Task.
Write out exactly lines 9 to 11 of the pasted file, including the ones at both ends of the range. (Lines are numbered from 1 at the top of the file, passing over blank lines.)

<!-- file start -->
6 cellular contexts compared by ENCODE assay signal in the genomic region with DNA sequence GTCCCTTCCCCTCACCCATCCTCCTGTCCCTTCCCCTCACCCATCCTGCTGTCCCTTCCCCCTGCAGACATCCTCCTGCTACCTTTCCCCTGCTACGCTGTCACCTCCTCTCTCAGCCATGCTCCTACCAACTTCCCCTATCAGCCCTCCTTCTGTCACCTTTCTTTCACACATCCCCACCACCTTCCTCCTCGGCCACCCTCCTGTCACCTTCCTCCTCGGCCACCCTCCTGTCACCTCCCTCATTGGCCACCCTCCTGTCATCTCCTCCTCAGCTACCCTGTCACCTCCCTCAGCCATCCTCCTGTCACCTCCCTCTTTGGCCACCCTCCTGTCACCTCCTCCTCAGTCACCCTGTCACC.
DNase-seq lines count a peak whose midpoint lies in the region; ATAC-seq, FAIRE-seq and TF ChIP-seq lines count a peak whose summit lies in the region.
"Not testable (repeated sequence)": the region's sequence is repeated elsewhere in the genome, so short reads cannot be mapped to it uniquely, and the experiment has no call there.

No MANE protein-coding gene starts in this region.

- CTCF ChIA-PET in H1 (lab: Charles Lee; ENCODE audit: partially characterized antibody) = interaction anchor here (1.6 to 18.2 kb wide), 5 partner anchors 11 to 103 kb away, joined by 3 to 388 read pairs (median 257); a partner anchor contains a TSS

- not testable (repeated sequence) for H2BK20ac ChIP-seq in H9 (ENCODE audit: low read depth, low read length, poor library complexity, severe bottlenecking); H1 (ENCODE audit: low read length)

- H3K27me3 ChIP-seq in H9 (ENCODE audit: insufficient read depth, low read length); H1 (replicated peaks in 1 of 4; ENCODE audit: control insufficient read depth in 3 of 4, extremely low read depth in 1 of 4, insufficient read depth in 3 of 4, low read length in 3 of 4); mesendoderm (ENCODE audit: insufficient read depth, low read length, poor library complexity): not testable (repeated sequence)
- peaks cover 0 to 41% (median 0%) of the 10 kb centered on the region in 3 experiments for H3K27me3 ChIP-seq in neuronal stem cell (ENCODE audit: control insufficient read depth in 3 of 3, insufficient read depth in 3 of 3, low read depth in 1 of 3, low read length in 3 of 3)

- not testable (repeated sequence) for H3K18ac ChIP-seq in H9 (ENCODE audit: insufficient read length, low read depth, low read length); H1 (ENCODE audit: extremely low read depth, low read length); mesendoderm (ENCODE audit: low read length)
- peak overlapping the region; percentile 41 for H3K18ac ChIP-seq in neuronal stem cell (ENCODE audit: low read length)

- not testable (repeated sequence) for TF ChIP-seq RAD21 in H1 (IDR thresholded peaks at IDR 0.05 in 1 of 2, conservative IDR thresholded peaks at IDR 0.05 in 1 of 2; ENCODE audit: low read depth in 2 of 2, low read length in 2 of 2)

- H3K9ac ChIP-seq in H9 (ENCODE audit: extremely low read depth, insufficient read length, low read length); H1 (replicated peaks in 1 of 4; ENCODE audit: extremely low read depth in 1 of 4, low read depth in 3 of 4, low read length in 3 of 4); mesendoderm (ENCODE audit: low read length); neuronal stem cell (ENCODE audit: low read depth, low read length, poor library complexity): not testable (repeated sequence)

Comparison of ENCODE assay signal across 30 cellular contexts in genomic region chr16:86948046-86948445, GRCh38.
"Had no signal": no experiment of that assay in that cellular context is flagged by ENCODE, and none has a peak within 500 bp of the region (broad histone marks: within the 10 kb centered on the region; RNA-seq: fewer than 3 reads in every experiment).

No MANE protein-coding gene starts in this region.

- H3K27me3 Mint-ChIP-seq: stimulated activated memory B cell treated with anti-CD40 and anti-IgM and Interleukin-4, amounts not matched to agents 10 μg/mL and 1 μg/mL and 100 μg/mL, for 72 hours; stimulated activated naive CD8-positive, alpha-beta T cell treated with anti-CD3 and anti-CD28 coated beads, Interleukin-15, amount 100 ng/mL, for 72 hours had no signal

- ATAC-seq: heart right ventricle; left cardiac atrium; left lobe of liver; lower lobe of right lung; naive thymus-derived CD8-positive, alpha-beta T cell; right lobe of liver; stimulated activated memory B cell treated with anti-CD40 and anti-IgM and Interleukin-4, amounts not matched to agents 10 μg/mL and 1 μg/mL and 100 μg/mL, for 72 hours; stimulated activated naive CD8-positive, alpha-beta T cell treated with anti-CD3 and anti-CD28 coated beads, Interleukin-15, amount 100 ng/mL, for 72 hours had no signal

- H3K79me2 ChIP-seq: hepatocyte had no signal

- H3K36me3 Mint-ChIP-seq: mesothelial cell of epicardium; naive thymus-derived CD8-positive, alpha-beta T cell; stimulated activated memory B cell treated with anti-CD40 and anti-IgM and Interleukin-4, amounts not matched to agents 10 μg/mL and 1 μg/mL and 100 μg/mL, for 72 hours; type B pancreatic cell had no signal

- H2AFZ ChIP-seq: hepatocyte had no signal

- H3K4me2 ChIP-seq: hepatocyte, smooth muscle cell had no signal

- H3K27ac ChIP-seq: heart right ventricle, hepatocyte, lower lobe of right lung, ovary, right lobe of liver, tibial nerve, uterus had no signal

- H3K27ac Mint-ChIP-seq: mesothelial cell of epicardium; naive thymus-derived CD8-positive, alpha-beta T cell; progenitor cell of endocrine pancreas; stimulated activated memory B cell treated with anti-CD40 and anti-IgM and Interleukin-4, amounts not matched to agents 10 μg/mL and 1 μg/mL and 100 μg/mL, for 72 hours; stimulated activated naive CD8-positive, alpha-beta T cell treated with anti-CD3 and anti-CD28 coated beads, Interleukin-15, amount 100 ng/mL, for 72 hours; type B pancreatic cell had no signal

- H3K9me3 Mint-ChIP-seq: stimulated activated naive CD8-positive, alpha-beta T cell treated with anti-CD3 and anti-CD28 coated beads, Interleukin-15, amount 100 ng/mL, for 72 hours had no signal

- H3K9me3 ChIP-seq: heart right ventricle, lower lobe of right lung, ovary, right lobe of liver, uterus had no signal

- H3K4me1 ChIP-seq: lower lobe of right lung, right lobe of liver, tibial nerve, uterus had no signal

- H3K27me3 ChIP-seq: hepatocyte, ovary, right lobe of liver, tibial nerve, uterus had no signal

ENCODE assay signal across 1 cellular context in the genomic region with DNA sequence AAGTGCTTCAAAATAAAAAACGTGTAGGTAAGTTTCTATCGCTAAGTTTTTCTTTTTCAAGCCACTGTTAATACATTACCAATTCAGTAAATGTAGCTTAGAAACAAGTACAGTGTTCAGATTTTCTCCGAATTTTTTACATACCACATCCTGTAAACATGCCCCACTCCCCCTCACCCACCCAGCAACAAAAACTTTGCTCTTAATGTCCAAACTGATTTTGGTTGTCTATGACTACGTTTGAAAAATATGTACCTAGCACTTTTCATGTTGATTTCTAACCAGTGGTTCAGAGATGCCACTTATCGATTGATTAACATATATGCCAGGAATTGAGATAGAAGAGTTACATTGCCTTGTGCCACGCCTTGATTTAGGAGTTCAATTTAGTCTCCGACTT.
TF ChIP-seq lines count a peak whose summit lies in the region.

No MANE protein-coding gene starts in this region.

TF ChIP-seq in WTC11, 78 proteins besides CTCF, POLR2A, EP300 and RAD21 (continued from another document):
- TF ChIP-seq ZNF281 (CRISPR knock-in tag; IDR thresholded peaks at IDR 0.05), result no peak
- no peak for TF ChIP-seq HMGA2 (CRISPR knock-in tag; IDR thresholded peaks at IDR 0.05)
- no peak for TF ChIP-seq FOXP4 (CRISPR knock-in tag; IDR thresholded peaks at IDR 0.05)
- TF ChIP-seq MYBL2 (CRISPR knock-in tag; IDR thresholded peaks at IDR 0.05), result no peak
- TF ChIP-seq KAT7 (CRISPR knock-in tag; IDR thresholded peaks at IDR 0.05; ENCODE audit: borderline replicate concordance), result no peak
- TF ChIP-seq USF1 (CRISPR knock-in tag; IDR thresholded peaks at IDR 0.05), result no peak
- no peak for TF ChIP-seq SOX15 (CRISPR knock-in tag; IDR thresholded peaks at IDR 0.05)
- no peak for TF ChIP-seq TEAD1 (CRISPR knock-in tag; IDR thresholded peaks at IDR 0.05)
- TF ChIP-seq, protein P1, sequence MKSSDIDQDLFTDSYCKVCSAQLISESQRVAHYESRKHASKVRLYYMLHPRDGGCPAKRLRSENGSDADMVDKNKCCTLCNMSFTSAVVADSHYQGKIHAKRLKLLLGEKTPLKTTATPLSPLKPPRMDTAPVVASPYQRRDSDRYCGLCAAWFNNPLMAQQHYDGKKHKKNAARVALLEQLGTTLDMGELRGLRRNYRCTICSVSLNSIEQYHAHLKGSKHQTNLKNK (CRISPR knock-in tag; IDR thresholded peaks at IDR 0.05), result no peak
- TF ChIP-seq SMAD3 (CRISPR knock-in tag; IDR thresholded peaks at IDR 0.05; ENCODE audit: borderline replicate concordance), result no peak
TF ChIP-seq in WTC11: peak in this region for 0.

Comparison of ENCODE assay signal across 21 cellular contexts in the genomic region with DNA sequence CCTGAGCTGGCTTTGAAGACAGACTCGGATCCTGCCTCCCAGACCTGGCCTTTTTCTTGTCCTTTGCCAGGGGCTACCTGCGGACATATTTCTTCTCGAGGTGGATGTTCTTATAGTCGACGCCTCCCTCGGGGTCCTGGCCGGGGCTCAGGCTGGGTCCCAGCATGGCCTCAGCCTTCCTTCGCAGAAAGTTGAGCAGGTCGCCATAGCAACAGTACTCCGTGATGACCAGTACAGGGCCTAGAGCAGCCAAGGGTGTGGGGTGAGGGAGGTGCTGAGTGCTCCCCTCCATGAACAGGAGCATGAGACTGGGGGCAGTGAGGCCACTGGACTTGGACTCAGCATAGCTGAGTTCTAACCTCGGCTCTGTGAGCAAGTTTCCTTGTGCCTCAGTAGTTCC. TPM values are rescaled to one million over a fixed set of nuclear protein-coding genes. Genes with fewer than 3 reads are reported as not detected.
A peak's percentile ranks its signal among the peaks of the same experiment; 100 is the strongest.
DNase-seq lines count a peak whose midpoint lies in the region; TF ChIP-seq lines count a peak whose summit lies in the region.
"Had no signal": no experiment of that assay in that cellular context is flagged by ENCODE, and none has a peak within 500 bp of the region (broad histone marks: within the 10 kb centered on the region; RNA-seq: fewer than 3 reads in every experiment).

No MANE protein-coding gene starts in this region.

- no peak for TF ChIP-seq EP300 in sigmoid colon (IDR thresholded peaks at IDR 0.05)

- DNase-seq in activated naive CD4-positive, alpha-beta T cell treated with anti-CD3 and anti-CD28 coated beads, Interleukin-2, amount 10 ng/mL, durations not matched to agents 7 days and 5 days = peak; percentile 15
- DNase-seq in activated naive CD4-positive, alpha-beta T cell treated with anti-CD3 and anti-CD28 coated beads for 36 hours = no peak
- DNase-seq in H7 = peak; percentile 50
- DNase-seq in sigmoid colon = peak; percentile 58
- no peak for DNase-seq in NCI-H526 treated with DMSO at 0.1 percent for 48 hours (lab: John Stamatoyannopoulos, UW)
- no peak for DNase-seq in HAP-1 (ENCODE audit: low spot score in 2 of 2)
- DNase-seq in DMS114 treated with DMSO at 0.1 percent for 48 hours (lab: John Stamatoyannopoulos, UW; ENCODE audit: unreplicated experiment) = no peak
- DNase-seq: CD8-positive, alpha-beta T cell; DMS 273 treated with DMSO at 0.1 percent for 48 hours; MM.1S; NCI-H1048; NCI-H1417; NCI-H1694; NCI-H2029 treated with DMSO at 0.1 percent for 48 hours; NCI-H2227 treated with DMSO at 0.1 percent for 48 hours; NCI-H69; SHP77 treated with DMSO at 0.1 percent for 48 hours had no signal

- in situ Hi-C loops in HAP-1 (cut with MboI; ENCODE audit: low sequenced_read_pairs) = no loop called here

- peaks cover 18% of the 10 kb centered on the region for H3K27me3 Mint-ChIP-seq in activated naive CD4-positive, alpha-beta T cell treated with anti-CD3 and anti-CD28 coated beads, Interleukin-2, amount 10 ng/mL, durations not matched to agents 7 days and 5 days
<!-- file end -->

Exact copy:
- not testable (repeated sequence) for H3K18ac ChIP-seq in H9 (ENCODE audit: insufficient read length, low read depth, low read length); H1 (ENCODE audit: extremely low read depth, low read length); mesendoderm (ENCODE audit: low read length)
- peak overlapping the region; percentile 41 for H3K18ac ChIP-seq in neuronal stem cell (ENCODE audit: low read length)

- not testable (repeated sequence) for TF ChIP-seq RAD21 in H1 (IDR thresholded peaks at IDR 0.05 in 1 of 2, conservative IDR thresholded peaks at IDR 0.05 in 1 of 2; ENCODE audit: low read depth in 2 of 2, low read length in 2 of 2)